No less a person than the Director of Publicity and Education of the Northern Elders Forum (NEF), Dr Hakeem Baba-Ahmed, called attention to this sad and wicked phenomenon. According to Dr. Ahmed, the PVCs, in some cases, were being sold as little as N2,000. The Saturday Tribune of January 14, 2023, reported how a video, which is trending in the social media, shows a politician in Borno State buying PVCs from Internally Displaced Persons (IDPS). He was allegedly buying the cards at the paltry sum of N500 each!

At first blush, some of us assumed the PVCs were being purchased and warehoused merely to perpetrate identity fraud which the BVAS has since rendered impossible, especially with its twin capacities to verify and authenticate fingerprints and facials. Besides, the retirement of the SCR means the Incident Form will no longer be used. Alas, we are learning from those who raised the alarm that the massive purchase of these PVCs are being perpetrated in the putative or assumed strong holds of their(buyers) opponents so that voters in those enclaves are disenfranchised.

This novel, but wicked scheme, is certainly rigging by other means. If allowed to stand, or continue, it will endanger, if not make nonesense of our democracy. Its perpetrators must thus be apprehended, named, shamed and prosecuted. Rather than to merely raise roof top and shrill alarms, the Northern Elders Forum, the media and civil society organizations in the North must come out and deplore this ugly trend and massively educate voters about the dangers inherent in selling their PVCs for pittances.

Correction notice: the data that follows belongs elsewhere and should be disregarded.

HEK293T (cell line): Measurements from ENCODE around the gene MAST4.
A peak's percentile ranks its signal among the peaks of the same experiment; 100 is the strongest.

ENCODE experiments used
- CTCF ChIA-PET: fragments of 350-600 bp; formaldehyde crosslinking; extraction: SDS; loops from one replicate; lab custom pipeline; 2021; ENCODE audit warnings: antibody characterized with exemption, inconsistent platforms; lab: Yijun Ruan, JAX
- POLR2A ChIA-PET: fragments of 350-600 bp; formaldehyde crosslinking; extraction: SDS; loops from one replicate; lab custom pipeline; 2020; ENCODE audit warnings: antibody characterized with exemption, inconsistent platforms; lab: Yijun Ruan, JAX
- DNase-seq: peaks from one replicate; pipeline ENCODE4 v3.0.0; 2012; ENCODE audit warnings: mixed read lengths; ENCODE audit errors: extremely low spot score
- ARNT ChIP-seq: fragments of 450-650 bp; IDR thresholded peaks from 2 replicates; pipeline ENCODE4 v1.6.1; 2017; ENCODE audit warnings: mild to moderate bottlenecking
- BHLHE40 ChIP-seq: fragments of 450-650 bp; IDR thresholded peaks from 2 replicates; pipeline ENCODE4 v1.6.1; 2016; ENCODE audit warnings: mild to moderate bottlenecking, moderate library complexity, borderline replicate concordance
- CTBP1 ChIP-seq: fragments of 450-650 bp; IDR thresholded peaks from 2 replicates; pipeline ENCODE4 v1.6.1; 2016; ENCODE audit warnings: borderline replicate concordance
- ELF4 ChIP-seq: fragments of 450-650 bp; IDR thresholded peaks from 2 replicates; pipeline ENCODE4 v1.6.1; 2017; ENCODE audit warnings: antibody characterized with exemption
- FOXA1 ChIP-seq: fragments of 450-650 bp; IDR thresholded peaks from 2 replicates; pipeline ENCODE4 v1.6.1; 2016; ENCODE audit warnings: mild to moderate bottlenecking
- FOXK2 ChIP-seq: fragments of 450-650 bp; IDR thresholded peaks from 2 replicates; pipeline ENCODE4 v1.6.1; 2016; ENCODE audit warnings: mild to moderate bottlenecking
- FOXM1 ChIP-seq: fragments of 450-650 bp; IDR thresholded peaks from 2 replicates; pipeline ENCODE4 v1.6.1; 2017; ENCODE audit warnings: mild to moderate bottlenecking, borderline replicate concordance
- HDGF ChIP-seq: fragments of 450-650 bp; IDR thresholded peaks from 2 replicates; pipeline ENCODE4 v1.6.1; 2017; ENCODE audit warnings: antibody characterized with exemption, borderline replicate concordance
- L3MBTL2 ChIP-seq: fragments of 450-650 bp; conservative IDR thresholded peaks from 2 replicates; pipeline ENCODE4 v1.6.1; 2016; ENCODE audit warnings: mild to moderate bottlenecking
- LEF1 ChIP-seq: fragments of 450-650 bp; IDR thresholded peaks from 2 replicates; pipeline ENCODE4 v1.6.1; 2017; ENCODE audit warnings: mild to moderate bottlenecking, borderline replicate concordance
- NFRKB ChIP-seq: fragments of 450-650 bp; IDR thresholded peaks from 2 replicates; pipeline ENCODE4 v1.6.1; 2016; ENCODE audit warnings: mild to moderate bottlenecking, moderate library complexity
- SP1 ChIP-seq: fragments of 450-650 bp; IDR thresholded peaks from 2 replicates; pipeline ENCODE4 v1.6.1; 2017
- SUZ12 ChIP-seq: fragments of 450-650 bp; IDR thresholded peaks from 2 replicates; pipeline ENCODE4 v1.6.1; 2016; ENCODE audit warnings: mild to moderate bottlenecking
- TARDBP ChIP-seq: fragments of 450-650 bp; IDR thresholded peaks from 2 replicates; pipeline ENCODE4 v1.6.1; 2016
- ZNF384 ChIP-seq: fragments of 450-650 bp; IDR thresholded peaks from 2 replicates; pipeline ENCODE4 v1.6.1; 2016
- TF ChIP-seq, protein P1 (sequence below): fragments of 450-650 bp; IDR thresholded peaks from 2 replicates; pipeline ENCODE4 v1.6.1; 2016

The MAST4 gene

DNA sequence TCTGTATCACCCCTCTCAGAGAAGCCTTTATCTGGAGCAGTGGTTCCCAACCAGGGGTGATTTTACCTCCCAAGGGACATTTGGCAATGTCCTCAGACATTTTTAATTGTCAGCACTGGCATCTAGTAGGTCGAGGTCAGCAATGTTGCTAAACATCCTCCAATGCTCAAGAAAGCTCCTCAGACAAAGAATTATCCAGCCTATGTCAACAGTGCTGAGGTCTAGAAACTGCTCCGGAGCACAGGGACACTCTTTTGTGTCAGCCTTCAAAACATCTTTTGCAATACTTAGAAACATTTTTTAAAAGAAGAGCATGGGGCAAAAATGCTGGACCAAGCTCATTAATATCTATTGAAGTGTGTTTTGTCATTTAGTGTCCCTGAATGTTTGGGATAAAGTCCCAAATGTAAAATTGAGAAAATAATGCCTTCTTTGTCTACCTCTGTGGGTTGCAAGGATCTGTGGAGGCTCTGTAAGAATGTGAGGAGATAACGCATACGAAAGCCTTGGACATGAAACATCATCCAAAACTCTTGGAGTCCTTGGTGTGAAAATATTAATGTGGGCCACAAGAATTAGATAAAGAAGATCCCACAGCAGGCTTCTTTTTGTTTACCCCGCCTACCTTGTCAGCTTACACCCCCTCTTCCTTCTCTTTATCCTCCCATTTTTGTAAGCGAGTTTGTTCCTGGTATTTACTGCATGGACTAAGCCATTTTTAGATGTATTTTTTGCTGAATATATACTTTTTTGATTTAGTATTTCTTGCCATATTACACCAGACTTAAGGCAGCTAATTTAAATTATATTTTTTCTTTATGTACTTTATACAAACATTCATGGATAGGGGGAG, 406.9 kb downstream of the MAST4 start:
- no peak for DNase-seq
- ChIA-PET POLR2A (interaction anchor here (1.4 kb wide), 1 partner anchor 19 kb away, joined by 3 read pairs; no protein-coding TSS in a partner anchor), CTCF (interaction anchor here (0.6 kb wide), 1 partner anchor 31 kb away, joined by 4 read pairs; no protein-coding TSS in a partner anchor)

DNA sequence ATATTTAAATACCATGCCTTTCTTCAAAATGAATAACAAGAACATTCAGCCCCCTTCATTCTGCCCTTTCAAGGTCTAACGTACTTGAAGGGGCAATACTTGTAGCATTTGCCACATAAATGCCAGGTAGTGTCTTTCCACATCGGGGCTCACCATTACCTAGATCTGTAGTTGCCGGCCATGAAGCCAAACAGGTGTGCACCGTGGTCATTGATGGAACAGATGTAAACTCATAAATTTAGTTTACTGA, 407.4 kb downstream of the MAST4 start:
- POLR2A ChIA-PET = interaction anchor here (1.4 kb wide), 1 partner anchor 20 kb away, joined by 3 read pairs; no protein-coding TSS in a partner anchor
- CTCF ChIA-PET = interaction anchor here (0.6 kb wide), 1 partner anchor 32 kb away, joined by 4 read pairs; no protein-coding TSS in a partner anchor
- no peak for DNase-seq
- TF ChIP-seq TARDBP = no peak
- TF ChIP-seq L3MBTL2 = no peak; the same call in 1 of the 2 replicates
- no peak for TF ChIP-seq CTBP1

It is true that not less than 133 million Nigerians, representing sixty per cent of the country’s population are living in extreme poverty. It is also true that some of the dirt and desperately poor Nigerians are from the North. But these unhappy statistics do not excuse the readiness of some people to vend PVCs. Even in poverty there is dignity.

But beyond this tragedy is that most of the people who readily sell their PVCs for a pittance do not know either the value of these PVCs or the import of their selling them.  

It is, therefore, the duty of the Independent National Electoral Commission (INEC) and other stakeholders such as the media, civil society, traditional rulers, leaders of faith-based organisations, Community Based Organisations (CBOs) and the National Orientation Agency to educate the people, especially our rural folks, to appreciate the danger in which they are unwittingly putting themselves.  

First, they should be told that a person who sells his PVC loses his right to vote and determine who governs him. Second, he is no longer in a position to hold his representatives,  governor and president to account since he has lost the equivalent of his birthright or citizenship. Third, he cannot insist on good governance since he has been paid a niggardly sum in lieu. Fourth, and most importantly, it must be explained lucidly to him that whereas the N500 given – which cannot make a decent pot of soup even in the village – cannot pull him out of the throes of destitution. Neither can it translate into such enduring facilities as: a hospital, a tarred road, a bridge, a hospital or a school which his precious vote could have procured.  

Even though the 2023 general elections are upon us, this is a enlightenment campaign that must begin in earnest. It can then be sustained after the elections. After all,  even after these crucially important elections, bye and off cycle elections await. This new mendacity of purchasing PVCs must be halted in its tracks. Otherwise, it will become another monster that will  imperil our democracy. 

 

Nick Dazang is a former Director at the Independent National Electoral Commission (INEC) .